Vanier College is pleased to announce that the 2016 Vanier College Humanities Symposium will take place February 1-5, 2016, where the central theme of “Doubt” will be examined from a variety of perspectives: through philosophy, math, science, religion, the arts, language, and media. “By the end of the week we will hopefully understand something more about that which we do not really know,” says Lili Petrovic of the organizing committee.
One of the highlights of the week on Thursday, February 4th (4 pm to 5:30), will feature internationally renowned British philosopher Simon Critchley and this year’s keynote event: “A Conversation about Doubt”. Simon Critchley (New School for Social Research, NYC) will speak with Professor Lili Petrovic from the Vanier College Humanities Department, pondering and perplexing over what, if anything, can be said, with any degree of certainty, about the nature of our doubting.
Another highlight will be special guest speaker Bob McDonald (author and science journalist, CBC radio host and television commentator) who will explore how doubt is an important tool in science. His talk will take place on February 2 from 11:30 am to 1pm.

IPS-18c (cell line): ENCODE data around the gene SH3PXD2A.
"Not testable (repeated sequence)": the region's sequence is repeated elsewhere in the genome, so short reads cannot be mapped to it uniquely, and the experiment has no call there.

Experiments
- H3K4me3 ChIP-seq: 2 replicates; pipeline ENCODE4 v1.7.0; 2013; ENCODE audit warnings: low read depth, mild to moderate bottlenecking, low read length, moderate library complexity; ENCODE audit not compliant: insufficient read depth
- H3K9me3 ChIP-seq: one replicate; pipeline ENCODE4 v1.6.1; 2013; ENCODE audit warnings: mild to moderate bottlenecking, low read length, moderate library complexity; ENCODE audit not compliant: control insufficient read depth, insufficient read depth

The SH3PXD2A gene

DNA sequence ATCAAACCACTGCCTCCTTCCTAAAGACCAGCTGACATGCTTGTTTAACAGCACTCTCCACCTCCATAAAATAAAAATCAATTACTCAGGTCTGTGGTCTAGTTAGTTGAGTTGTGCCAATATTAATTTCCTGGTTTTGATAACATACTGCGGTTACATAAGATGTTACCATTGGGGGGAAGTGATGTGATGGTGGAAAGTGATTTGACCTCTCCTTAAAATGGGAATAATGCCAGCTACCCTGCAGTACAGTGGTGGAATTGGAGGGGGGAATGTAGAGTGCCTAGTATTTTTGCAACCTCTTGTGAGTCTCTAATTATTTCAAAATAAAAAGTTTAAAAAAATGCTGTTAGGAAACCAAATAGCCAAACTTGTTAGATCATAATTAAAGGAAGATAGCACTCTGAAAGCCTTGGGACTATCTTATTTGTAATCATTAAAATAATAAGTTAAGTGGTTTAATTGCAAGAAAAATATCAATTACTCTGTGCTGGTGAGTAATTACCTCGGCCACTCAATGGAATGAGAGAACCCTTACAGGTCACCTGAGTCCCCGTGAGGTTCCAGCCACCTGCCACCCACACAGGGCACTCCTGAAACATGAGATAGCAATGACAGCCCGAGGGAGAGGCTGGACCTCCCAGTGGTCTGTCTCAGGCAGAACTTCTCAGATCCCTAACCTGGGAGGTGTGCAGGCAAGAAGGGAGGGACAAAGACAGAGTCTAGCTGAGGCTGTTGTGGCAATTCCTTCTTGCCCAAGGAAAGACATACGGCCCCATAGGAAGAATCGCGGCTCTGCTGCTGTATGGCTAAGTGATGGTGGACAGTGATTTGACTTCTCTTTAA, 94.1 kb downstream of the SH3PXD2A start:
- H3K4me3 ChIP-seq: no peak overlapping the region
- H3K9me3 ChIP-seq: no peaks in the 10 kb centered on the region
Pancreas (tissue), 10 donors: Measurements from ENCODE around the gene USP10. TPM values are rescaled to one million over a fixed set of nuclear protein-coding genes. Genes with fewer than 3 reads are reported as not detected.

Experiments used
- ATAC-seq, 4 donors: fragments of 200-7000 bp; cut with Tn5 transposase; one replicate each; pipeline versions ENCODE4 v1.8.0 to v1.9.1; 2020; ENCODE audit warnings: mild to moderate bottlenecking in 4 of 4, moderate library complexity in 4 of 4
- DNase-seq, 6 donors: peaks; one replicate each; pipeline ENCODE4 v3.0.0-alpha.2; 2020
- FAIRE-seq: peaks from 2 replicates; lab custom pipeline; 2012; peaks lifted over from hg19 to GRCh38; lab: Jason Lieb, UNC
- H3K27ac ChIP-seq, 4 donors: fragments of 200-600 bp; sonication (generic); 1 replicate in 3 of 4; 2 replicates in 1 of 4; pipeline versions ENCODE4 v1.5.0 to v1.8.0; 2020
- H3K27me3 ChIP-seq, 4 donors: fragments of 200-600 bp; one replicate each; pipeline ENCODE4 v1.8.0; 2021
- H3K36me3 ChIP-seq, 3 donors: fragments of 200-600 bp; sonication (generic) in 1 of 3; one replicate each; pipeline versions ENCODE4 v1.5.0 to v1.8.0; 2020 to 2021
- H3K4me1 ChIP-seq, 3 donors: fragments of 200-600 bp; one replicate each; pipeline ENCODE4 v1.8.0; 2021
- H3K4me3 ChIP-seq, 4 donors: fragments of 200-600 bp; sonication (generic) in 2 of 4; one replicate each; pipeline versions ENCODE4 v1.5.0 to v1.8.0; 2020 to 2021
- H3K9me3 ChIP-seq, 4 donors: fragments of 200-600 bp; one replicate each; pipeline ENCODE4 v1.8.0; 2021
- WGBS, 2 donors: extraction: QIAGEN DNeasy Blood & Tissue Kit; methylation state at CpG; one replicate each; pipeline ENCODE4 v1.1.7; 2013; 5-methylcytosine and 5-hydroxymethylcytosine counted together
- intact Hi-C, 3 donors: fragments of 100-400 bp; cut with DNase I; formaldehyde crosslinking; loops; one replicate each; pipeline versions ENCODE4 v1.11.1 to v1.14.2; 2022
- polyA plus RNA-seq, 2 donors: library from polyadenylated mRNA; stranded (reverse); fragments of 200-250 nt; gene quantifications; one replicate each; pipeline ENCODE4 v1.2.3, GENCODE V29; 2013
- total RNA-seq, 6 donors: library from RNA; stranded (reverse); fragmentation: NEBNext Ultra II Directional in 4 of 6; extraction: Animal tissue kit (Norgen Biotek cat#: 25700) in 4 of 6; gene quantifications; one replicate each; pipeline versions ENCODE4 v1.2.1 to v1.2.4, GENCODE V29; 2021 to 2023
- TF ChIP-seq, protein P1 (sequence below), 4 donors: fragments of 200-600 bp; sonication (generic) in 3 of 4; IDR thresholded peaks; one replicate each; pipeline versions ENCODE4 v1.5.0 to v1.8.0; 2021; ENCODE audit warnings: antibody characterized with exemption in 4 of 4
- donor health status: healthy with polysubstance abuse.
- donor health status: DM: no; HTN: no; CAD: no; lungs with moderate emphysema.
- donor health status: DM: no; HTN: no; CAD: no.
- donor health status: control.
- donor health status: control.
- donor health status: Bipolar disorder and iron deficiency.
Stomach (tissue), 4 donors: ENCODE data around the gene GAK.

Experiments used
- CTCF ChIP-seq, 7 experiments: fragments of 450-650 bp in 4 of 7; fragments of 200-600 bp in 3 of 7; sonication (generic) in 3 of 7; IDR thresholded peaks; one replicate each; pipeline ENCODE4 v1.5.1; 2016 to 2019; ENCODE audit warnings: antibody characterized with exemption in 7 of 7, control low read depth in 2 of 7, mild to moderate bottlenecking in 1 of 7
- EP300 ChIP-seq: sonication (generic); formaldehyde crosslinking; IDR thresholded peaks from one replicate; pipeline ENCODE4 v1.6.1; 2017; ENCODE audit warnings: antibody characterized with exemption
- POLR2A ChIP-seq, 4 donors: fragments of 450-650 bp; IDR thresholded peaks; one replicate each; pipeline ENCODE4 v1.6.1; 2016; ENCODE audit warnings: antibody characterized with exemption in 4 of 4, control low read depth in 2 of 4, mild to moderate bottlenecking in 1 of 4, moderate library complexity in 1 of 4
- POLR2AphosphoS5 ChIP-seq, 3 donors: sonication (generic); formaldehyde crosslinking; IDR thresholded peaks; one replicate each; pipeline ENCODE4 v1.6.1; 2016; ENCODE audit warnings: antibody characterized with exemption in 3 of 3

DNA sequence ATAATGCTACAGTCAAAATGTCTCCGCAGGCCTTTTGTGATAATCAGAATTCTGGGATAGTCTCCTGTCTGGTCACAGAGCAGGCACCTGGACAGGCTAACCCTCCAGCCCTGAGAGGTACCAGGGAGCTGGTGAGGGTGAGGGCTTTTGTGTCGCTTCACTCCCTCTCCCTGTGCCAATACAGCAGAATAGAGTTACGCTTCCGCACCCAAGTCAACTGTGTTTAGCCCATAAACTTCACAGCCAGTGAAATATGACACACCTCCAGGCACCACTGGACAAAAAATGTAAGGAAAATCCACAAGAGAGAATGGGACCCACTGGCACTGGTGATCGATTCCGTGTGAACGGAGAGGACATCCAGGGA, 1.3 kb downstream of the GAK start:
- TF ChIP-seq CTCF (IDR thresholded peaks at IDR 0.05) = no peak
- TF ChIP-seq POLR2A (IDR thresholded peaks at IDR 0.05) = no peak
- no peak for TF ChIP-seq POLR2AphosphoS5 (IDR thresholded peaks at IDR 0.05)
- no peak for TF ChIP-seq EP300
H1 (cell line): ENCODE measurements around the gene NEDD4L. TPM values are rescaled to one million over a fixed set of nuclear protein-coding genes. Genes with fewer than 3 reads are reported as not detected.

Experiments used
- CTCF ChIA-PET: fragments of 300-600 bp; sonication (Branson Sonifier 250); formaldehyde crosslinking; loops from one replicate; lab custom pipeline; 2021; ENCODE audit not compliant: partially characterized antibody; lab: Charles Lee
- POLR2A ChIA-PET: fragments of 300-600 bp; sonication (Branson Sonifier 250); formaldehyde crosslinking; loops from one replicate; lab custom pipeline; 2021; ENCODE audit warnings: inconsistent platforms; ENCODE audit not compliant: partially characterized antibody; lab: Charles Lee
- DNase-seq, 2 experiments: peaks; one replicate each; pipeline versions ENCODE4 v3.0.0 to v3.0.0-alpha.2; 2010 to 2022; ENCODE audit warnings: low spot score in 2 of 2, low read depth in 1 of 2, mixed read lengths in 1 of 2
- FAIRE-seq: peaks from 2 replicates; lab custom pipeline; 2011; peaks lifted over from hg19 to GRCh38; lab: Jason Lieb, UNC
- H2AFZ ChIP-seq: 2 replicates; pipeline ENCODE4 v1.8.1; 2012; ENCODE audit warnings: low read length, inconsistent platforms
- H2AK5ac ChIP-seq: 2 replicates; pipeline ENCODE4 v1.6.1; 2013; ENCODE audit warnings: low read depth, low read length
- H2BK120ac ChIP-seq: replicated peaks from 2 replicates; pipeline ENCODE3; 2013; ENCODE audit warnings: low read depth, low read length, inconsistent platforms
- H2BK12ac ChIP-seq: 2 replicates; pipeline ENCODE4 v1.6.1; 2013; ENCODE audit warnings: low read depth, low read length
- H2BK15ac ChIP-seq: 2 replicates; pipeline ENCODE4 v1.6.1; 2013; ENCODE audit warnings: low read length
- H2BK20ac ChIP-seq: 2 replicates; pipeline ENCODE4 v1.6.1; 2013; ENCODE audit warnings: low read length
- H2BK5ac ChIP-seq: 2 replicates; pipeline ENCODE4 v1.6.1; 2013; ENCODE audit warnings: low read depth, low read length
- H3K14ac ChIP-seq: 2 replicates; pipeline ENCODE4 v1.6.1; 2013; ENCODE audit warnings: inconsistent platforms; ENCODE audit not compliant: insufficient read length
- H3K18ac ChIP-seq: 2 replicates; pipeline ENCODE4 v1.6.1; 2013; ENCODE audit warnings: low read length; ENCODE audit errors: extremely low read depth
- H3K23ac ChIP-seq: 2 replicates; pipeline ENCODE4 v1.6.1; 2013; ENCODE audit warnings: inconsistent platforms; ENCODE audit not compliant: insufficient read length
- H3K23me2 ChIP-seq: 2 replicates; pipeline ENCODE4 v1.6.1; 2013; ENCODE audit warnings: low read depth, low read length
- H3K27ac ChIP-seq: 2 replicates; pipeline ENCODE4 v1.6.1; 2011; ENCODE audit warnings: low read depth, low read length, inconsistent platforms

The Special Humanities Lecture on February 3rd at 1:30 pm, entitled “Big Doubt”, will feature Andrew Lawless, PhD, retired Vanier Professor of Humanities, Philosophy and Liberal Arts and now a part time lecturer at the University of Toronto. This lecture is about annoying questions philosophy teachers torture students with: does the world exist, and can we know anything about it, and how they can show us that we don’t always know what we think we know.
Other guests will look at aspects of science that are less than certain yet should be embraced; explore doubt, creativity and citizenship; examine the potential for new creativity in “threatened” languages such as Mikmaq and Yiddish; and look at why mathematics came to be perceived as a bedrock of unquestionable truth and how cracks appeared in that belief. As well, doubt and freedom, assuming responsibility for one’s actions in difficult times, the human passion for certainty, doubt and delusions, resistance or collaboration among Romania’s churches and religious groups under communist rule, and the effect of deception through suggestion – are other topics that are all on the program.
All of Symposium events are free of charge and open to all members of the Vanier community as well as the public and will take place in the Vanier Auditorium, A-103.